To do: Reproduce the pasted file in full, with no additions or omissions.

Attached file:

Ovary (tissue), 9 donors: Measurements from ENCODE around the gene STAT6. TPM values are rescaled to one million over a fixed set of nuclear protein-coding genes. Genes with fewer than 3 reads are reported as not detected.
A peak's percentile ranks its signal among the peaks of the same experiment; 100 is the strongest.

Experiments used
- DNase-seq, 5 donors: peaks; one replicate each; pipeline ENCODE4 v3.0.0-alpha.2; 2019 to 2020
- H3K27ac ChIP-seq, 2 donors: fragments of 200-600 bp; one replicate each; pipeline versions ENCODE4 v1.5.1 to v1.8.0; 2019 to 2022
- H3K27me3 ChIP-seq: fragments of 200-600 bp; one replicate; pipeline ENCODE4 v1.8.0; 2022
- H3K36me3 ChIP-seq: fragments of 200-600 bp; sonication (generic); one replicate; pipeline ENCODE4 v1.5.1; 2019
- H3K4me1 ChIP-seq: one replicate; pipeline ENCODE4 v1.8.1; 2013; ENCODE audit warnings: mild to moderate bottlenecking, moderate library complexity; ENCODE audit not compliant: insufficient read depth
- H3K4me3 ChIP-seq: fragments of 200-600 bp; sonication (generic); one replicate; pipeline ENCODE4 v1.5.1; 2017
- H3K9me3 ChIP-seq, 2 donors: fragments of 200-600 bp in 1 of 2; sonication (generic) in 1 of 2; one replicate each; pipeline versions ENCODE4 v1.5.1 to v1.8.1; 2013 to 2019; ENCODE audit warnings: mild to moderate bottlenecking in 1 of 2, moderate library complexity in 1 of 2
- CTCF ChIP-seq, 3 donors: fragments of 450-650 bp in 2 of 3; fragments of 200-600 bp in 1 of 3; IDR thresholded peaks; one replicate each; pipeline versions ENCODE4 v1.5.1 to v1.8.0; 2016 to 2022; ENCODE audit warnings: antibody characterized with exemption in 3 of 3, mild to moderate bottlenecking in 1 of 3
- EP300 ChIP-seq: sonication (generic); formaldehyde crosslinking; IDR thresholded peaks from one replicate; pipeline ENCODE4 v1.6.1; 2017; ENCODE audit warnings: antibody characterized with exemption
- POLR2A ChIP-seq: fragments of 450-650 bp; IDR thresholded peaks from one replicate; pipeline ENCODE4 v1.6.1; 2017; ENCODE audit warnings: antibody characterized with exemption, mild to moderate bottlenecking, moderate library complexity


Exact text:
Ovary (tissue), 9 donors: Measurements from ENCODE around the gene STAT6. TPM values are rescaled to one million over a fixed set of nuclear protein-coding genes. Genes with fewer than 3 reads are reported as not detected.
A peak's percentile ranks its signal among the peaks of the same experiment; 100 is the strongest.

Experiments used
- DNase-seq, 5 donors: peaks; one replicate each; pipeline ENCODE4 v3.0.0-alpha.2; 2019 to 2020
- H3K27ac ChIP-seq, 2 donors: fragments of 200-600 bp; one replicate each; pipeline versions ENCODE4 v1.5.1 to v1.8.0; 2019 to 2022
- H3K27me3 ChIP-seq: fragments of 200-600 bp; one replicate; pipeline ENCODE4 v1.8.0; 2022
- H3K36me3 ChIP-seq: fragments of 200-600 bp; sonication (generic); one replicate; pipeline ENCODE4 v1.5.1; 2019
- H3K4me1 ChIP-seq: one replicate; pipeline ENCODE4 v1.8.1; 2013; ENCODE audit warnings: mild to moderate bottlenecking, moderate library complexity; ENCODE audit not compliant: insufficient read depth
- H3K4me3 ChIP-seq: fragments of 200-600 bp; sonication (generic); one replicate; pipeline ENCODE4 v1.5.1; 2017
- H3K9me3 ChIP-seq, 2 donors: fragments of 200-600 bp in 1 of 2; sonication (generic) in 1 of 2; one replicate each; pipeline versions ENCODE4 v1.5.1 to v1.8.1; 2013 to 2019; ENCODE audit warnings: mild to moderate bottlenecking in 1 of 2, moderate library complexity in 1 of 2
- CTCF ChIP-seq, 3 donors: fragments of 450-650 bp in 2 of 3; fragments of 200-600 bp in 1 of 3; IDR thresholded peaks; one replicate each; pipeline versions ENCODE4 v1.5.1 to v1.8.0; 2016 to 2022; ENCODE audit warnings: antibody characterized with exemption in 3 of 3, mild to moderate bottlenecking in 1 of 3
- EP300 ChIP-seq: sonication (generic); formaldehyde crosslinking; IDR thresholded peaks from one replicate; pipeline ENCODE4 v1.6.1; 2017; ENCODE audit warnings: antibody characterized with exemption
- POLR2A ChIP-seq: fragments of 450-650 bp; IDR thresholded peaks from one replicate; pipeline ENCODE4 v1.6.1; 2017; ENCODE audit warnings: antibody characterized with exemption, mild to moderate bottlenecking, moderate library complexity